Kirigami helps design new materials
In the fable The Oak and the Reed, the reed withstands the storm because of its ability to bend without breaking under the wind. This deformability of living organisms has long inspired material designers and scientists who study, for example, the behavior of an object immersed in a fluid flow. To take it a step further, a team from the Hydrodynamics Laboratory (*LadHyX) has been investigating how small cuts in a flexible material allow it to expand on its own in water to adopt a desired configuration. Their work on this topic has just been published in the journal Physical Review Fluids.
Kirigami, an art from Japan, involves cutting a sheet of paper into a specific 3D shape. "This technique has already led scientists to imagine highly flexible bandages or solar panels that can tilt to follow the path of the Sun in the sky. But kirigami had not yet been used to control the deployment of a material in fluids," explains Sophie Ramananarivo, Assistant professor at Ecole Polytechnique, who is leading a research project on this subject at LadHyX.
For the work just published, the researchers, including Tom Marzin, a PhD student and first author of the paper, used laser cutting to make fine slits in the surface of a plastic sheet. Plunged into a stream of water, these slits become pores through which the flow passes and the sheet becomes a swollen net in the direction of the flow. But the swelling is not symmetrical: as the material deforms, small blades appear. As a consequence, the force exerted by the water also has a component perpendicular to the flow. The team also built a theoretical model from the experiment to understand this phenomenon.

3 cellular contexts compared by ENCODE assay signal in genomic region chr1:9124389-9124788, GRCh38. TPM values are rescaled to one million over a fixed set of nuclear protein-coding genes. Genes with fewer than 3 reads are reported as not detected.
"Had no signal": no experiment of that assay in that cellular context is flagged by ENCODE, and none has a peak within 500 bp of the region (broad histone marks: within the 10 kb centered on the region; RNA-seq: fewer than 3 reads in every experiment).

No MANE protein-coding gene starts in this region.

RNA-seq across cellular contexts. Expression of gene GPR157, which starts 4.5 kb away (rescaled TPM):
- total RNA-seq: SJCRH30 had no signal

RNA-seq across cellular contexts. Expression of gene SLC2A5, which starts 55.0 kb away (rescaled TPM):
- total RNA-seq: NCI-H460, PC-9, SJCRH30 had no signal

(a and b) A kirigami pattern is cut out of a plastic sheet. The sheet can then unfold in a stream of water. (c) Seen from above, the blades (in black), due to the geometry of the cutting pattern, cause an asymmetric swelling.
Other geometric cutting patterns can be designed, for example with carefully placed notches in the sheet, to achieve a different configuration in the flow. The eventual aim is to reverse engineer the material, i.e. to determine which patterns should be cut into the material so that it adopts the desired geometry. "What interests me in particular is how the structure introduced by the kirigami makes the material intelligent, in the sense that it adopts the right shape in the flow," explains Sophie Ramananarivo. And kirigami's cousin, origami, where the leaves are folded without being cut, is also one of her sources of inspiration.
*LadHyX: a joint research unit CNRS, École Polytechnique - Institut Polytechnique de Paris